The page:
Other Info: The locale for A Streetcar Named Desire blends with the sub-title of this year’s festival, The French Quarter Years. The impressive set designed by James Wolk welcomes an audience into a theater rich with atmosphere, from the drying laundry hanging outside on clothes lines and a row of window shutters across the background to the plain but functional kitchen and bedroom which constitute the Kowalski home, moving from stage right to stage left.
Props manager Christy Sust well appoints the set with a tiny white refrigerator, table and chairs in the kitchen and a small vanity as well as a bed in the bedroom. There’s also a naked light bulb hanging from the ceiling to which Blanche has a Chinese lantern affixed, setting up the drama’s stark conclusion.
Sean Savoie alternates his lighting between the harshness of the day and the shadows of night, underscored by Amanda Werre’s sound design of passing trains, while Michele Siler dresses the characters in the simple, comfortable attire of the residents as well as Blanche’s fading threads.
Ocel directs this two-act presentation like an artist caressing his canvas, with gentle but clearly defined brush strokes for Blanche, Stanley, Stella and Mitch. Brown shows several facets of Blanche’s determined personality, making her more defiant than vulnerable as her fragile psyche slips further down the rabbit hole. She’s an outside force of unknown strength who looms over the French Quarter like an impending hurricane.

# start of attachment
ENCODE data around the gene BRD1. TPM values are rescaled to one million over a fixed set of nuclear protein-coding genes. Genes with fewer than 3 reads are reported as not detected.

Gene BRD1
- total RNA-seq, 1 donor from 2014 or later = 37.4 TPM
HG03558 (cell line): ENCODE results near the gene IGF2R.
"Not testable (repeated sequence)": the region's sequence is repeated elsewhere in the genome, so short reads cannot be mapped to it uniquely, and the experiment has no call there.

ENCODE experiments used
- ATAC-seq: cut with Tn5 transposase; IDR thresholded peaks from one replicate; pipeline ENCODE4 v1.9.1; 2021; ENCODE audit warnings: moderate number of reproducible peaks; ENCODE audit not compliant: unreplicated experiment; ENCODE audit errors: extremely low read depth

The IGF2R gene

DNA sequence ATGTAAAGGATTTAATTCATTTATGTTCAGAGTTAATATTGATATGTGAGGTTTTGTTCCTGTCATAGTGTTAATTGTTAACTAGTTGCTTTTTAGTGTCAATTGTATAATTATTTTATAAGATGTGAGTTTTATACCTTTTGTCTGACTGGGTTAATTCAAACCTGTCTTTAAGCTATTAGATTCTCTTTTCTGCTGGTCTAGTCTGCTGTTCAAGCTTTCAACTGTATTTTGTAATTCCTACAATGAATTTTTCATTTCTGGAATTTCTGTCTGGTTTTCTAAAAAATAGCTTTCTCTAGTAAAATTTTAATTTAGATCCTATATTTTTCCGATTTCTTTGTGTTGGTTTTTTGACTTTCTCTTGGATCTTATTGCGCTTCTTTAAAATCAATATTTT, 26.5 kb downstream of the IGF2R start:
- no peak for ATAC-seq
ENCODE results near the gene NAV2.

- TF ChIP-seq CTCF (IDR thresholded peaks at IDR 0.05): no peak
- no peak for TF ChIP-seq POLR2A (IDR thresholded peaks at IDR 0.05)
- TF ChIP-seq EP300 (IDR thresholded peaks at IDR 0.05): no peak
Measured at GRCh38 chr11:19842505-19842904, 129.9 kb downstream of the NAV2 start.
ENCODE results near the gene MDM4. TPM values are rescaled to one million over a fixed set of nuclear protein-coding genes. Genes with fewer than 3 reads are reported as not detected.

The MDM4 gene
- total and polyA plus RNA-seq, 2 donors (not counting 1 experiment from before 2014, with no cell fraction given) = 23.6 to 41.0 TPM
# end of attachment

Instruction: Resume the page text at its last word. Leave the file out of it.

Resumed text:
Narcisi works beautifully both with Brown and with Dvorak as Stella. Ocel pulls no punches depicting Stanley’s abusive instincts, which Narcisi delivers in cruel, venal fashion. Yet, the actor can also convey Stanley’s childlike dependence upon Stella, wailing inconsolably when she leaves after his latest beating of her, then rejoicing giddily when she returns to his lair in the dead of night.
Dvorak handles the pivotal role of Stella with aplomb, guarding her wayward sister on the one hand while supporting her husband, faults and all, with tenderness and compassion. It’s a difficult part but she is up to the task to the betterment of the entire production.
Sickmann is most impressive as he shows a multi-faceted approach to Mitch. He’s more a concerned son than a mama’s boy, as well as a gentleman who restrains his impulses for the ‘elegant’ Blanche, only to feel bitterly betrayed in the end. It’s an affecting and heroic effort.
There’s superb supporting work from a well-choreographed cast which includes Amy Loui as Eunice, Isaiah DiLorenzo as her hard-drinking husband Steve and Jesse Munoz as poker pal Pablo. Jacob Flekier does well as a young newspaper collector who becomes the object of Blanche’s embarrassing flirtation, while Isabel Pastrana portrays a flower seller strolling through the neighborhood.
David Wassilak and Maggie Wininger play a doctor and his associate who take a really long, slow, deliberate and melodramatic trek to the Kowalskis’ door to escort Blanche to a mental hospital.
A Streetcar Named Desire is rightly considered one of the greatest American plays of the 20th century. Under Ocel’s careful and considered guidance, it’s given a suitably stunning rendering at this year’s Williams Festival.